• The Department of Justice should conduct oversight of law enforcement agencies that have violated people’s human rights


 Learn More 

Police use of lethal force

Approximately 1,000 people are shot and killed by police every year in the United States, but nobody knows the exact number because the federal government does not collect this data. According to The Washington Post, 1,003 people were shot and killed by police in 2019 alone.

Lack of standards

Several fundamental human rights are involved when police use lethal force: the rights to life, security of the person, freedom from discrimination, and equal protection under the law. The U.S. has a legal obligation to protect these rights. Police officers should use lethal force only as a last resort to protect against imminent death or serious injury.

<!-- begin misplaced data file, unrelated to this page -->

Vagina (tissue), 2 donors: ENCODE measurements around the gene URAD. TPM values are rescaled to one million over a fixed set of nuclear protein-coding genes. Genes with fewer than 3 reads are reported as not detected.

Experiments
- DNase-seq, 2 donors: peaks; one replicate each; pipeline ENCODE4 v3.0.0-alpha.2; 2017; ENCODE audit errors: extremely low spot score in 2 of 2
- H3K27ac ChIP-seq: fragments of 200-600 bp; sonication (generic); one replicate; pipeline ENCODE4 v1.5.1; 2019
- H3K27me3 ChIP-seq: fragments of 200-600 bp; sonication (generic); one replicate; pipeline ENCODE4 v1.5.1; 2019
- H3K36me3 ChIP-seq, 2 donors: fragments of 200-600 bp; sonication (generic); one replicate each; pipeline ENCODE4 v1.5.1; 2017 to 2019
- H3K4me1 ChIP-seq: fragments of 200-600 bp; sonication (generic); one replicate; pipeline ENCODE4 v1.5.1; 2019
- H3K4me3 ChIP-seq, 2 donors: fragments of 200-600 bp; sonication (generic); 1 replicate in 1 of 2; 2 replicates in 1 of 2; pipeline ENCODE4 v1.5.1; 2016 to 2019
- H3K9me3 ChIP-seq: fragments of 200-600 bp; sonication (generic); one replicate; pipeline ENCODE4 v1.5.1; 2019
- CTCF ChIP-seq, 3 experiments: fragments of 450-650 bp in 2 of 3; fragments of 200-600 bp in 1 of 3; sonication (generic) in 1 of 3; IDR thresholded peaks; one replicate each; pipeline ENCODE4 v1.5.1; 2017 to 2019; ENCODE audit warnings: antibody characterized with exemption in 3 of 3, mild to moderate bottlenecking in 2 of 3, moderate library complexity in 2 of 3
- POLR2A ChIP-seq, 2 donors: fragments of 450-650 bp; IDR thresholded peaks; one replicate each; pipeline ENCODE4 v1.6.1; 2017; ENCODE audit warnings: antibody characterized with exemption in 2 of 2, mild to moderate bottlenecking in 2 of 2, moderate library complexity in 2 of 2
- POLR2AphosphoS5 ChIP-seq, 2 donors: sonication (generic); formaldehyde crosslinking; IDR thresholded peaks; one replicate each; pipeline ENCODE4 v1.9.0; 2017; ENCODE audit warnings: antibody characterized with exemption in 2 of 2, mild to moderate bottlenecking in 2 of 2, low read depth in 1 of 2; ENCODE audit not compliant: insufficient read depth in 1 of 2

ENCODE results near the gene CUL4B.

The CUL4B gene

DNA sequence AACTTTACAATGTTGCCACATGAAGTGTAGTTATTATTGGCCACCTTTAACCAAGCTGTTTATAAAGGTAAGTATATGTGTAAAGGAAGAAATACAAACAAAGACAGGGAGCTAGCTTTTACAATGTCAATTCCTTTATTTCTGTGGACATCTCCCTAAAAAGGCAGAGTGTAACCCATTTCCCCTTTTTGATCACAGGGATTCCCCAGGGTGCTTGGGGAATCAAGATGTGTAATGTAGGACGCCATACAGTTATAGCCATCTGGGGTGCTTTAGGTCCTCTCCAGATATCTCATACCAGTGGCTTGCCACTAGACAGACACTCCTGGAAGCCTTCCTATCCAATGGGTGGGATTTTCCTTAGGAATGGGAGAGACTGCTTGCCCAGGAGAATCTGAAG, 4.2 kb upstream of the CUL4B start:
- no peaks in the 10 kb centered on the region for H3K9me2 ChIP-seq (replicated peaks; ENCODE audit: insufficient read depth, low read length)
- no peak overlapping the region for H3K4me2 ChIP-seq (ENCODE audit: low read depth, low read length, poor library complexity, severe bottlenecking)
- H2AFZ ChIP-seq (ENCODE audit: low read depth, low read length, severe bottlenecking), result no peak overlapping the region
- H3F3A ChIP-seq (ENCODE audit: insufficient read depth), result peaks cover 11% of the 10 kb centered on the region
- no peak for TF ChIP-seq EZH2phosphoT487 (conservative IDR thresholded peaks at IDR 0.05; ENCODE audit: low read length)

In 2015, Amnesty International issued a groundbreaking report that found that all 50 states and the District of Columbia failed to comply with international law and standards on the use of lethal force by police. There are not adequate laws on the books to prevent unlawful use of lethal force or to hold police accountable for using it.

By the numbers
Number of people reportedly shot and killed by police in 2019.

By the numbers
States that allow for police to use deadly force to suppress a riot.

By the numbers
States in the U.S. with laws that meet international standards for police use of lethal force.

 Human Rights FrameWork 


    The right to stay alive—to not be killed—is fundamental. It is the right that makes all of your other human rights possible.

    It is the utmost obligation of police to respect and preserve the right to stay alive. Lethal use of firearms may only be justified when it’s “strictly unavoidable in order to protect human life.”


    You have the right to a reasonable expectation of safety.